четвъртък, 30 август 2012 г.


Title: Georgia Store Busted for Selling Illegal Substance
Description: The owner of the store could face criminal charges for selling the synthetic marijuana product known as ?Spice.?
Page Content:

CHATHAM COUNTY, GA ? Any convenience store that still has synthetic marijuana or bath salts products on store shelves is taking a huge risk in doing so.

A local convenience store owner may be facing criminal charges following an undercover operation conducted by the Chatham-Savannah Counter Narcotics Team (CNT), reports WSAV News 3.

CNT received information that the Landings Corner Convenience Store was possibly selling synthetic marijuana to teenagers. During the investigation, CNT successfully made one purchase, but agents were denied in a second attempt. Last week agents searched the store and seized 39 individual packages of synthetic marijuana worth an estimated street value of $975, notes the news source.

"Obviously in this case you have one or two shops in the area that are choosing to sell it, despite their knowing it's illegal," said CNT Investigator Gene Harley. "Even in this particular case, the items weren't out in the open on shelves. They were being kept underneath the counter. You had to ask for it a certain way."

On October 21, 2011, CNT agents personally delivered letters to local gas stations and convenience stores throughout Chatham County advising that synthetic marijuana is extremely dangerous and the contents may contain a controlled substance. On March 27, 2012, Georgia Governor Nathan Deal signed into law ?Chase?s Law,? which makes all forms of synthetic marijuana illegal in the state of Georgia.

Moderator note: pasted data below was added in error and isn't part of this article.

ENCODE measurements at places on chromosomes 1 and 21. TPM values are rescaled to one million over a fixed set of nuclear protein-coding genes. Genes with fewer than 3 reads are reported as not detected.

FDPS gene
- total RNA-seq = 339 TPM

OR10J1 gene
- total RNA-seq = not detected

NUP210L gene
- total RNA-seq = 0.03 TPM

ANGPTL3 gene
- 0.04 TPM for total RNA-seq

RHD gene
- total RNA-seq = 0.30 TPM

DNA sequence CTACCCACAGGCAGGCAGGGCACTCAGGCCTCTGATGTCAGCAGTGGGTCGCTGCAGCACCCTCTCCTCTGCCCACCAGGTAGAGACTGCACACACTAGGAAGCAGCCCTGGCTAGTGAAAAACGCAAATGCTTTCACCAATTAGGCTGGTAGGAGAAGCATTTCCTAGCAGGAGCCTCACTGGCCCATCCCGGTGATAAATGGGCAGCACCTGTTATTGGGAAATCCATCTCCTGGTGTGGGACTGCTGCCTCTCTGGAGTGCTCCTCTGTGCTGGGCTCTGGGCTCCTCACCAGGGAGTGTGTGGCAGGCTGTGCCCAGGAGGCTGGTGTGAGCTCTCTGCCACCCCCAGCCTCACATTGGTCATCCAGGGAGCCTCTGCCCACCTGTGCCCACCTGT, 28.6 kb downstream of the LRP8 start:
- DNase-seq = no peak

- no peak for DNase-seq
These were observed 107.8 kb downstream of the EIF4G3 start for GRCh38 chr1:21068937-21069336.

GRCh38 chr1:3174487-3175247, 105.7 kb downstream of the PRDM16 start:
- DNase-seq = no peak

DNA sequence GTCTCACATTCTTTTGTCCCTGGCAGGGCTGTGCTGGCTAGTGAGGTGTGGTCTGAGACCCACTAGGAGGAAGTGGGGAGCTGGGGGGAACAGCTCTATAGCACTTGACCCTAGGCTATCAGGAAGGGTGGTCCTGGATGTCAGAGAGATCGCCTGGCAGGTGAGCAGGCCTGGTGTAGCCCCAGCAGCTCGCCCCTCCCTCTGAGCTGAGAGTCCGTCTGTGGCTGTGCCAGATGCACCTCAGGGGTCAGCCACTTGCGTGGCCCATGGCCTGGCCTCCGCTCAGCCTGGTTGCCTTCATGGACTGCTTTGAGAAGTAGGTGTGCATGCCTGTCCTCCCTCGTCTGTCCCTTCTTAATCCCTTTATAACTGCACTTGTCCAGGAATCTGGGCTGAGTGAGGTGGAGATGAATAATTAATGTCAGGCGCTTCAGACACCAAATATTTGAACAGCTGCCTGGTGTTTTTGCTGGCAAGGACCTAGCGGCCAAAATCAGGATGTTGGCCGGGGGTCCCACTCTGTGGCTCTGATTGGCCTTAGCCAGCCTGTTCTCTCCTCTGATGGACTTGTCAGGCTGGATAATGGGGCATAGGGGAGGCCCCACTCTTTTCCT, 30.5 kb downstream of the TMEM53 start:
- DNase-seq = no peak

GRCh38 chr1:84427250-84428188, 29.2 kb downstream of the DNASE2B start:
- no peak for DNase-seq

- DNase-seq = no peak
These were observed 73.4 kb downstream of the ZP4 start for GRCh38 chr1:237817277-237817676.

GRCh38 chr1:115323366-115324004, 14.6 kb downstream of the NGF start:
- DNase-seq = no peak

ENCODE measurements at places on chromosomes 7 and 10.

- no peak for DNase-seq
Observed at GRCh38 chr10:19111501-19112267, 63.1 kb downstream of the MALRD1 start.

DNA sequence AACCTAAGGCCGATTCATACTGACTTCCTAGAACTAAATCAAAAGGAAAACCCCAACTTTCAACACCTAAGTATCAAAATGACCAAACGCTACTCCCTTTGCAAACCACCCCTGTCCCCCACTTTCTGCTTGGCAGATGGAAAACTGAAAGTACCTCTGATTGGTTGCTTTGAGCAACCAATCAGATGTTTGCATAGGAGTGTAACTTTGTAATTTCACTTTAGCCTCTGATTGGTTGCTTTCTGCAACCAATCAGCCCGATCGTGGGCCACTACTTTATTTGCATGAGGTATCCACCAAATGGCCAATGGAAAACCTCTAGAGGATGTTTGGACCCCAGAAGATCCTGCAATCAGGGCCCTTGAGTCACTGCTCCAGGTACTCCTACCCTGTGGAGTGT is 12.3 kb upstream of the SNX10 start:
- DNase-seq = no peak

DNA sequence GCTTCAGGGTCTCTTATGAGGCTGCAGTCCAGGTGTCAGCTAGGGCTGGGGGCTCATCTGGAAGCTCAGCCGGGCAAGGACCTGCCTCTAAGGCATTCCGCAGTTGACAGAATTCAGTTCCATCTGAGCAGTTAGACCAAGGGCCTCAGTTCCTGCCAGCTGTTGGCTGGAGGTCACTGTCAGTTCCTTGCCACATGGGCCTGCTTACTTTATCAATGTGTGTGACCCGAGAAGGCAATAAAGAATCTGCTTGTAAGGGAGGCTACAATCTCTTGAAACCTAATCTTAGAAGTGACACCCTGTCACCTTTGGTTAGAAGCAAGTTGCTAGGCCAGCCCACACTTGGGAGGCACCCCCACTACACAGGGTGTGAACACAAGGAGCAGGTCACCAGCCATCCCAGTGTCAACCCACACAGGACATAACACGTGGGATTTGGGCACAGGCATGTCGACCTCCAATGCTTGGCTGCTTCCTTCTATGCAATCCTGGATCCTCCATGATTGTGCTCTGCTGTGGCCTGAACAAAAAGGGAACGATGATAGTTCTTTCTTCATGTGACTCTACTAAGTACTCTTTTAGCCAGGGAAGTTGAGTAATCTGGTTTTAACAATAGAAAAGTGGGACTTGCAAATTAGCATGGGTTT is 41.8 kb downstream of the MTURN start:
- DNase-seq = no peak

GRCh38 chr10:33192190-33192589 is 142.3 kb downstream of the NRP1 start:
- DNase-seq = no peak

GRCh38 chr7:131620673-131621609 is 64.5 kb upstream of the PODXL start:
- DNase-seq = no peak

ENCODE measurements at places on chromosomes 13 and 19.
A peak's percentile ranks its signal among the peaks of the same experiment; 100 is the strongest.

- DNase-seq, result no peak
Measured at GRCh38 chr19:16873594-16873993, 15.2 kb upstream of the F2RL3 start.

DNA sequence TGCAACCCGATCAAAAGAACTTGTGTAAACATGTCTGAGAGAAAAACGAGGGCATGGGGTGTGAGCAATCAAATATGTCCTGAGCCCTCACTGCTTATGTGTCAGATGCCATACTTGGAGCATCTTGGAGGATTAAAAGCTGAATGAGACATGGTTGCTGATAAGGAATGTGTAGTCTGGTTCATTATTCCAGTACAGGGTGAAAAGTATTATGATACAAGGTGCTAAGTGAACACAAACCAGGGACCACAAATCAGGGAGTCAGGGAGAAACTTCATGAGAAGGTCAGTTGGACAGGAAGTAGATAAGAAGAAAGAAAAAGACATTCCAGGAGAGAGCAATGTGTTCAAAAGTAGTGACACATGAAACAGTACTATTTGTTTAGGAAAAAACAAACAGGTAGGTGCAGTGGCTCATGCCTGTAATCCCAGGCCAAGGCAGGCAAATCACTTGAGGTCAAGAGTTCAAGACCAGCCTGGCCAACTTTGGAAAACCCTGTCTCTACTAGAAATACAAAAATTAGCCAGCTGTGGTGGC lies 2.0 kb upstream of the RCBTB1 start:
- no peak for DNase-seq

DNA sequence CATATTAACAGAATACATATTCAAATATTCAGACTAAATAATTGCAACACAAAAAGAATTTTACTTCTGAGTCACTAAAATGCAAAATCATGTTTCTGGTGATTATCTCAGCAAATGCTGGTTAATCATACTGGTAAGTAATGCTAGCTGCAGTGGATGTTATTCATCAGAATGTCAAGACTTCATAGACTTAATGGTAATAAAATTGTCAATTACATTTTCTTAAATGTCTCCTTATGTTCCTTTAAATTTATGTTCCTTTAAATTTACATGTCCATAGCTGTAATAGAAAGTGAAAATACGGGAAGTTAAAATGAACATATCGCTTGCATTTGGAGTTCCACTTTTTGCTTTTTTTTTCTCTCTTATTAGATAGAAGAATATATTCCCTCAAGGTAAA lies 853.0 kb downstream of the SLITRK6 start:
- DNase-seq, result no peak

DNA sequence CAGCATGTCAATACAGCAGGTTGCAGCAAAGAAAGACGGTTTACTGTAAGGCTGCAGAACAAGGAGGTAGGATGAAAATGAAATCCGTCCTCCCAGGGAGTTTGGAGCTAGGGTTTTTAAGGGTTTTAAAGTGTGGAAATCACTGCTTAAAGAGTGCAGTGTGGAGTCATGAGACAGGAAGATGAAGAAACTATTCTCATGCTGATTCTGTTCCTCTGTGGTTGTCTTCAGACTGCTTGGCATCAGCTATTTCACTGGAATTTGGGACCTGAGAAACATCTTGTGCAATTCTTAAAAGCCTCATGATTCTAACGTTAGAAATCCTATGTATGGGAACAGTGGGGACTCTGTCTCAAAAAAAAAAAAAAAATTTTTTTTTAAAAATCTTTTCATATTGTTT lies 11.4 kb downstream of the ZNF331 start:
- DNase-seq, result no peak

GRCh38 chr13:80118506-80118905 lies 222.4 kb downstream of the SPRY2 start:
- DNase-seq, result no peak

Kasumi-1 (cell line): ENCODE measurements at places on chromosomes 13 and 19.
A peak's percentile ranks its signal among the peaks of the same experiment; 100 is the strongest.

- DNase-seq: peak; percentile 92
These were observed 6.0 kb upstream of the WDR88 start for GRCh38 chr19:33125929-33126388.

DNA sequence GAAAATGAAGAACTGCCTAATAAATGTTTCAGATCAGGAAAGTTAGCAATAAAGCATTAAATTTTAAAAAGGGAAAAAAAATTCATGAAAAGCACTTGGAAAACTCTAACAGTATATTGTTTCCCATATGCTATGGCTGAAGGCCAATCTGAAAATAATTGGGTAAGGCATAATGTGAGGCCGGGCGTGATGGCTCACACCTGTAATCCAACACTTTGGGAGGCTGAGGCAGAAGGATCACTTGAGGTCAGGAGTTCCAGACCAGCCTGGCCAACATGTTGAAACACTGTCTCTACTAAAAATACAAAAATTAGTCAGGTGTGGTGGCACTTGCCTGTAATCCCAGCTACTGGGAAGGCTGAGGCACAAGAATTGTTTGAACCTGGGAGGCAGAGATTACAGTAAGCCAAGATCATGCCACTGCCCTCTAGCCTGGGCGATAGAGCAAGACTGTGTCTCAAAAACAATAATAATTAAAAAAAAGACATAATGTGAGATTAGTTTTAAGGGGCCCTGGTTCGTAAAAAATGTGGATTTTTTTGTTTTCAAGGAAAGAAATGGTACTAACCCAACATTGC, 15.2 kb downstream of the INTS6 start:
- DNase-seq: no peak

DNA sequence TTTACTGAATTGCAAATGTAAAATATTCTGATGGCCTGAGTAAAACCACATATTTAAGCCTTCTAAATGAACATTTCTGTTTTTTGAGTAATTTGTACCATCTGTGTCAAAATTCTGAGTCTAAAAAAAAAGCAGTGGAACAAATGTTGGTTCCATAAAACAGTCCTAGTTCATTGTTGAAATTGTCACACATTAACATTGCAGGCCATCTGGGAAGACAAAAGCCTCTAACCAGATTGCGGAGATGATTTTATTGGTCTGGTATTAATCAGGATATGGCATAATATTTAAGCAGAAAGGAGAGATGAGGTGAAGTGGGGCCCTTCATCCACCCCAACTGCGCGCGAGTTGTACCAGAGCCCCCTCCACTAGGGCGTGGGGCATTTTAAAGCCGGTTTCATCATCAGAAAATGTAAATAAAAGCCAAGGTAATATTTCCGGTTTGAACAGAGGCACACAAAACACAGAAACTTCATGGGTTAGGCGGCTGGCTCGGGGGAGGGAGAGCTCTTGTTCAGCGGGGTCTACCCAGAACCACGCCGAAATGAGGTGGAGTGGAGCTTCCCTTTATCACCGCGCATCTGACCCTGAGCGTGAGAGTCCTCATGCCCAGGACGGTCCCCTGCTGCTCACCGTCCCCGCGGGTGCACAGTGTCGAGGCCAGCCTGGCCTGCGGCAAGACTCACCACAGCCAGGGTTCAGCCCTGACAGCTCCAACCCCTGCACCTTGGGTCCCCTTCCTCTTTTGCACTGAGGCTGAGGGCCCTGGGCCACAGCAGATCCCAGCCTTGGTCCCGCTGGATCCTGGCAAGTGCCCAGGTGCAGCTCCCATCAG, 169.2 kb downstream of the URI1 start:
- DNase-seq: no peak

In July, President Obama signed into law the Food and Drug Administration Safety and Innovation Act, which contains a provision that makes synthetic drugs like synthetic marijuana and bath salts controlled substance and therefore illegal to sell on store shelves.

As a result of the new law, sale and distribution of synthetic marijuana and bath salts is now classified by the federal government as the sale of controlled substances and is treated in a manner similar to the sale of cocaine, ecstasy and other illegal drugs.

Content Subject: Operations
Formatted Article Date: August 27, 2012

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